For the roughly 100,000 children displaced by the floods, the treatment must be different. Many have not only lost their homes, but dear things as well, like toys and pets. World Vision Brazil, a child care non-governmental organization based in São Paulo, has helped by putting together 15,000 “tenderness kits.” These kits aim to restore children’s emotional well-being by stimulating them with activities. They include a toy, coloring books, colored pencils and crayons, educational games, modeling clay and snacks. The organization has also assembled food baskets, hygiene kits and basic necessities.

“Children are one of the most vulnerable groups in the midst of crises, and often have no idea of the magnitude of the events they are experiencing. They find themselves away from home, family and friends, and are likely to be psychologically impacted by this crisis. Without an appropriate intervention, these events could leave lasting scars. We must respond now to ensure that they get the support they desperately need,” said Thiago Crucciti, director of World Vision Brazil.

Another group was created to provide care for a specific group. In the Cristo Redentor neighborhood of Rio Grande do Sul, the Solidarity Kitchen prepares meals in a shelter for pregnant and postpartum women. The volunteers receive donations, buy supplies, assemble menus and organize the space. “We work with donations of food or by PIX,” said founder and publicist Kaká Cerutti.

In the city of Porto Alegre, the Homeless Workers Movement (MTST), the Movement of People Affected by Dams (MAB) and Popular Youth Uprising collaboratively run the Azenha Solidarity Kitchen. Every day 60 volunteers use 22 stoves to prepare and distribute around 3,000 meals.

Solidarity transcends geographical boundaries and socioeconomic conditions. The Rio-founded Central Única das Favelas (CUFA) organization proves it; it promotes integration and social inclusion in Brazilian communities, as well as 15 other countries. It mobilized a humanitarian operation that in two weeks collected 20,000 cleaning kits; 25,000 personal hygiene kits; 20,000 liters of water; five carts of food; 30,000 bath kits and 30,000 mattresses.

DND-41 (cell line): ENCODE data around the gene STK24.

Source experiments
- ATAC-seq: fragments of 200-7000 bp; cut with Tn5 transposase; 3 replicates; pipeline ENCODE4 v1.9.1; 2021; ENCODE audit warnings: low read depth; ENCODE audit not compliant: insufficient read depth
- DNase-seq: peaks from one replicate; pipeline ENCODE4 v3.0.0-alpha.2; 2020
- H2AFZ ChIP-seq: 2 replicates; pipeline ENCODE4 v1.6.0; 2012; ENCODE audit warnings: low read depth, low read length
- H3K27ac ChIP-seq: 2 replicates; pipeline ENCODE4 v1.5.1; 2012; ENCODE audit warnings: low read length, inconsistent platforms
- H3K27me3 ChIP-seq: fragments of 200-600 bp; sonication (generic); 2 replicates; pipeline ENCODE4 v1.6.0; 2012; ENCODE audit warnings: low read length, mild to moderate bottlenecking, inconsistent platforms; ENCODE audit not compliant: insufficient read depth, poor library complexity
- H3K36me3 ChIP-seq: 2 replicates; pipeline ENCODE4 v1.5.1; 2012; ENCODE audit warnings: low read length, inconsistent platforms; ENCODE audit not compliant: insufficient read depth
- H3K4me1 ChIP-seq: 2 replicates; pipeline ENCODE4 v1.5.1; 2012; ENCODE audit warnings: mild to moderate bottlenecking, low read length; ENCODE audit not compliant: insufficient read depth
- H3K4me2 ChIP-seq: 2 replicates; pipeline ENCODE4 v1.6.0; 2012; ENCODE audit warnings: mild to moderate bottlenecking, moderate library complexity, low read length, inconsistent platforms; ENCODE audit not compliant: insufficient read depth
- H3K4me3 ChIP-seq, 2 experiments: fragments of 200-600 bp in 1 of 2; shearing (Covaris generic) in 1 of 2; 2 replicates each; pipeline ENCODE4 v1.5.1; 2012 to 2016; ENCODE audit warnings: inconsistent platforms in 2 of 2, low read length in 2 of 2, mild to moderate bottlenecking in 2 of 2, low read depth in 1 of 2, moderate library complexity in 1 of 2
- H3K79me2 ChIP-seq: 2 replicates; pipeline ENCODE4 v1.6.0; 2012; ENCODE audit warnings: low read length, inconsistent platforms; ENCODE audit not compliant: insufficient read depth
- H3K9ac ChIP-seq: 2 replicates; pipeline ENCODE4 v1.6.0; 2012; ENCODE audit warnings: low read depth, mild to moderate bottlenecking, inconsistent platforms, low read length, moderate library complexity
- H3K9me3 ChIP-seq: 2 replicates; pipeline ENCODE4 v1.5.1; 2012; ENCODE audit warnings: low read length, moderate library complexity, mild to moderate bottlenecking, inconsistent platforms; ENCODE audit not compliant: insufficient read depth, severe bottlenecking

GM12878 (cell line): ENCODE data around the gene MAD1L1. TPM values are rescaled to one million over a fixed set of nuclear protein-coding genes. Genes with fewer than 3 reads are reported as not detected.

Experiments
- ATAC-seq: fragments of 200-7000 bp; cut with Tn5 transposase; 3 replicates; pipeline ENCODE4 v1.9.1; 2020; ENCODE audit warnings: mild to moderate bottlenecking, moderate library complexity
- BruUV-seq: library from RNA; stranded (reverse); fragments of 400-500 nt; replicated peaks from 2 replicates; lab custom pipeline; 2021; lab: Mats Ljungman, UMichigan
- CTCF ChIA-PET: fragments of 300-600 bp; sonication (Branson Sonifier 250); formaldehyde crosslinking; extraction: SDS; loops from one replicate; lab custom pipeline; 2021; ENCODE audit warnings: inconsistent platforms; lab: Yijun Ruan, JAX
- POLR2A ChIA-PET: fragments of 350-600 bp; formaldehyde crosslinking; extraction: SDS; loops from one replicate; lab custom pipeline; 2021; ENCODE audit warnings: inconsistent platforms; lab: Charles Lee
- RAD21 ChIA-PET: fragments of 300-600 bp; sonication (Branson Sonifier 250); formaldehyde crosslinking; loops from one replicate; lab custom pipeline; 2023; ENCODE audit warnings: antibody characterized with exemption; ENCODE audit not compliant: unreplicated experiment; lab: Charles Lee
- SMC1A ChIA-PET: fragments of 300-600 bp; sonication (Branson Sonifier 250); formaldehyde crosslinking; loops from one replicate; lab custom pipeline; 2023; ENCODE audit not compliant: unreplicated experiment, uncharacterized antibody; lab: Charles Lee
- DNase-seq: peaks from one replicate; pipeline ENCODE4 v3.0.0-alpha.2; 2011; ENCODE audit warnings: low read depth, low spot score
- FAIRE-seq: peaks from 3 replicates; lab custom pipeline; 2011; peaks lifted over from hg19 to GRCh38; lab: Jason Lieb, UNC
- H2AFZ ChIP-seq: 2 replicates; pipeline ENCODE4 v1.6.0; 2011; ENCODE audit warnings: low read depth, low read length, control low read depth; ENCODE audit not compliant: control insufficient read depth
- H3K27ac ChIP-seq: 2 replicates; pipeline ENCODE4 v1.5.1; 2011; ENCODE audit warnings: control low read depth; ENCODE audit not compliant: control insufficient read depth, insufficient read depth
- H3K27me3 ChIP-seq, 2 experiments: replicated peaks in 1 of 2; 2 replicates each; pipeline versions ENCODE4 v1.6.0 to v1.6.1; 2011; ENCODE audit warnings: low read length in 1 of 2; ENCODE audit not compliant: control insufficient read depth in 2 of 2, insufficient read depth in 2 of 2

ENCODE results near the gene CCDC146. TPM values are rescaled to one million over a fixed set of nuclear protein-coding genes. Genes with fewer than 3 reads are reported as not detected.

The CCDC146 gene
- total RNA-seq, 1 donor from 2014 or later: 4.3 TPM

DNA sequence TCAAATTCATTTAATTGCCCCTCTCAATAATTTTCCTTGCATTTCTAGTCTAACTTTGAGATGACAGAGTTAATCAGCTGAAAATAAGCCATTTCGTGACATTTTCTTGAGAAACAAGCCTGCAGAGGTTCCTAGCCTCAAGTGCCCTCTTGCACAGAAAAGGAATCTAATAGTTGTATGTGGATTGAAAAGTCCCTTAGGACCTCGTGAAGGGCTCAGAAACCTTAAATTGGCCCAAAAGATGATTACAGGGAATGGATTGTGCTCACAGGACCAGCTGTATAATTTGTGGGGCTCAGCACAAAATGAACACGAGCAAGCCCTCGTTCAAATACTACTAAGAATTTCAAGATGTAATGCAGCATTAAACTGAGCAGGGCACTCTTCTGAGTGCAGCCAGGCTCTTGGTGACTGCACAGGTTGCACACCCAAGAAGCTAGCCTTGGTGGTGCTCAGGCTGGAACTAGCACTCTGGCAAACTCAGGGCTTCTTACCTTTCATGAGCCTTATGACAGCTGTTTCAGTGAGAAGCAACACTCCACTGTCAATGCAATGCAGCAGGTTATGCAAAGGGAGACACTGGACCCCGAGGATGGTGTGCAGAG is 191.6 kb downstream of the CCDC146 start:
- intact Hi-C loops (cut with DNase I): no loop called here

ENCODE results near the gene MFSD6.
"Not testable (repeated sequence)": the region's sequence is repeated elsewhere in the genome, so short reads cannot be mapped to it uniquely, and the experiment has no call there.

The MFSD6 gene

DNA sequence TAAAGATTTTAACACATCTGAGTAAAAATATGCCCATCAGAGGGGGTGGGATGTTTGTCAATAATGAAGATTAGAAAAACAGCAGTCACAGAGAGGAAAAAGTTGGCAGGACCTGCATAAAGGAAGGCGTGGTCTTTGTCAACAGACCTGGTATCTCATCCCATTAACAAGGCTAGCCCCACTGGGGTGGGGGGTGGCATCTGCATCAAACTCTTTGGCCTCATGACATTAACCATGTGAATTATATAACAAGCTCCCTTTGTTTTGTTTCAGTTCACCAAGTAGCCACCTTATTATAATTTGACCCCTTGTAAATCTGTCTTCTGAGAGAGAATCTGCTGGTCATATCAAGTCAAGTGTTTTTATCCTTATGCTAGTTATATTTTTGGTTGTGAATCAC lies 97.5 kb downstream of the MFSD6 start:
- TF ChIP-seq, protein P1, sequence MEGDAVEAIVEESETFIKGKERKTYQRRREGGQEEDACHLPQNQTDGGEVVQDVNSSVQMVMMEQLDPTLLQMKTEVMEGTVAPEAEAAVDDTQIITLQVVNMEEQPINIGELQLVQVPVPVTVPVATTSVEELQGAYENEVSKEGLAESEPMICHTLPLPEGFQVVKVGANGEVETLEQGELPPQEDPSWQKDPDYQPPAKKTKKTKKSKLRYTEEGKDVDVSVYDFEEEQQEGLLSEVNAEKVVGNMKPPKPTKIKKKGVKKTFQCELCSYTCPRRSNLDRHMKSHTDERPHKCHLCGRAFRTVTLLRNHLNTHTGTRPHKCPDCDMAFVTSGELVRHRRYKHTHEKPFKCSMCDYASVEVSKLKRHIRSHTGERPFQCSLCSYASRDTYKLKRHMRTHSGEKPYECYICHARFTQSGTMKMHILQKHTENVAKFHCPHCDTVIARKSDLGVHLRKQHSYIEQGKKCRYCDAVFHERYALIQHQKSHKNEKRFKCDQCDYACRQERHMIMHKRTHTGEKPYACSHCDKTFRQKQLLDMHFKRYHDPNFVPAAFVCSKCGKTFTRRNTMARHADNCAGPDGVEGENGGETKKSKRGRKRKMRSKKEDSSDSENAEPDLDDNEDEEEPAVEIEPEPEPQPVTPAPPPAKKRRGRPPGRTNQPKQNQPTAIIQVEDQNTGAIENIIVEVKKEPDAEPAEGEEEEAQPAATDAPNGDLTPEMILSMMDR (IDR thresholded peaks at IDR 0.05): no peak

Individuals can make a difference, too. Firefighter Robinson Luiz Jobim Rosa did an extraordinary service; while his own house was flooded in São Leopoldo, he evacuated 200 people stranded at the Canoas Emergency Hospital. “Saving people in their time of need and distress is part of our routine. I keep working because that’s our mission,” he said.

Jobim Rosa still doesn’t know how he’ll recover from the flood. Fortunately, his three children and their mother were elsewhere when the water flowed into their home. “The only one at home at the time was my dog, who was rescued by a neighbor,” he mentioned.

A similar story involved police officer Roberto Kaminski in Lajeado. When he saw the water rushing into his apartment on the second floor, he went to rescue an elderly couple on the third floor. With the help of a neighbor, he took what he could carry to two empty apartments on the fourth floor. “I must have climbed about 150 times. By the end I was exhausted. I didn’t manage to rescue everything I wanted in time,” he explained.

In Santa Cruz do Sul, police officer Everton Toillier prioritized saving items belonging to his one-year-old daughter. When he heard a neighbor’s call for help, he immediately swam out and rescued a lady who was clinging to a tree, and saved her dog as well. “I managed to get them both to a boat and went back home to try and rescue my daughter’s belongings,” he stated.